At the end of the story the gender binary appears to matter less than the ultimate barrier between the living and the dead. Elizabeth's character reveals this difference when she notes she has to first submit to life, "her immediate master," before succumbing to death, "her ultimate master." Her immediate job is to go "about making tidy the kitchen," fulfilling her cultural role as a woman. But this role has little meaning in the greater scheme of things, and looking on her husband's naked body, she feels ashamed.
Human beings measure time in a variety of ways, including linear and cyclical. Both are present in Lawrence's story. Linear time, which dominates the industrial era, divides the day into a series of tasks that occur on schedule. People start school, have a test, come home, eat dinner, and go to bed at set times. If readers look carefully over "Odour of Chrysanthemums," they can see Elizabeth looks at time in a strictly linear way. She is familiar with the time the train comes—just as miners are emerging from the pit—and throughout the evening, she makes references to linear time. She notes it is "quarter to five!" when her daughter comes home, and it is "[t]wenty minutes to six!" when Walter is not yet home. When the clock "struck eight," she exits the house to look for him, and it is a "quarter to ten" when her mother-in-law arrives.
Another way of looking at time is to view it as cyclical. Rather than dividing the day up according to a task-specific schedule, cyclical time is measured by recurring seasons over which human beings have no control. The British Romantic poets, writing at the onset of the Industrial Revolution, often focused on the tragic juxtaposition of linear and cyclical time. In "Ode to a Nightingale," John Keats's famous poem, birds will be singing year after year in much the same way, while individual human beings live and die. It's possible to read "Odour of Chrysanthemums" as evoking a similar theme. The flowers are always present in key stages of Elizabeth's life because flowers belong to cyclical time. Even though nature is portrayed in the story as beaten down, "stagnant" and "noiseless," it triumphs. Walter is killed when the ground caves in on him, and living people have "nothing to do" with the "inviolate" state of death. Elizabeth's attempt to order her life according to a predictable schedule doesn't work because human beings have no ability to stop the progression of cyclical time.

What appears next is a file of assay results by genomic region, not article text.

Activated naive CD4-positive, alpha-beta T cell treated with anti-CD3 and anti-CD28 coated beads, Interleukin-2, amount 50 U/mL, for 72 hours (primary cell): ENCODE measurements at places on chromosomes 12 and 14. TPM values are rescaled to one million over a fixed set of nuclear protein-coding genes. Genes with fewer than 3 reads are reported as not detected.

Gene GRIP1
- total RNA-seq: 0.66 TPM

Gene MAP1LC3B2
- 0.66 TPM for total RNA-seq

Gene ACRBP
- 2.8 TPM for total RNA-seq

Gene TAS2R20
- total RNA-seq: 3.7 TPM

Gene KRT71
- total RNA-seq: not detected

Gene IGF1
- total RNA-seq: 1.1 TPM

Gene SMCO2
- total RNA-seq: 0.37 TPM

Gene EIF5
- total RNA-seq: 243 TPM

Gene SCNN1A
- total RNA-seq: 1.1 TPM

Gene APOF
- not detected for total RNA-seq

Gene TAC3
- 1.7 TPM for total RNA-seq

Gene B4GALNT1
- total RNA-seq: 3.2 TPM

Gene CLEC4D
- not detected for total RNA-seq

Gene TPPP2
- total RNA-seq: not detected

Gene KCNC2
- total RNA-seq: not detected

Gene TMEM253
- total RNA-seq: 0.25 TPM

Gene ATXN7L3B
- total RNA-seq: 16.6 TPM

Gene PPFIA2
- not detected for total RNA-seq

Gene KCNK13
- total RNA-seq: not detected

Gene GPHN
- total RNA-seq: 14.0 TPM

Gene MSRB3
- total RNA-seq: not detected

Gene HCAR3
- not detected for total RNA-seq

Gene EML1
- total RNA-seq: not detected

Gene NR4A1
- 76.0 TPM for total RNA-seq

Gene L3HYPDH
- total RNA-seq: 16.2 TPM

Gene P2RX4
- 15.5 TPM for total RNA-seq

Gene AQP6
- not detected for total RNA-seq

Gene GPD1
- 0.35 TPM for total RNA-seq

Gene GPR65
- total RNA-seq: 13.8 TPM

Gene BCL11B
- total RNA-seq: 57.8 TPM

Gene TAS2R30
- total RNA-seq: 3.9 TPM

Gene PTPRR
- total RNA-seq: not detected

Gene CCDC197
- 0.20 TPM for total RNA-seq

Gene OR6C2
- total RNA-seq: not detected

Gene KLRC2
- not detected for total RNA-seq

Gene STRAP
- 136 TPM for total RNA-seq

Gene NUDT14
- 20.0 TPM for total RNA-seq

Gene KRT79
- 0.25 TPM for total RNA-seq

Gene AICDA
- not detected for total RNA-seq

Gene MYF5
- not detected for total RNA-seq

Existentialism is a philosophical theory rooted in the idea people can shape the outcome of events through the force of their own will. Determinism is a philosophical theory that says external forces shape the outcome of events, in spite of people's attempts to shape their own destinies.
These approaches are pretty much the opposite of each other; one focuses on the internal, and the other, the external. However, existential philosophers like Jean-Paul Sartre argue a way to reconcile existentialism with determinism. He says even if human beings, according to determinism, have no control over the outcome of their actions, they still need to act in good faith, having made a clear and responsible choice about how to live based on an understanding of their values and the consequences of acting a certain way. Part of Elizabeth's shame at the end of the story comes from her recognition she and Walter had lived together in bad faith, and "had denied each other in life."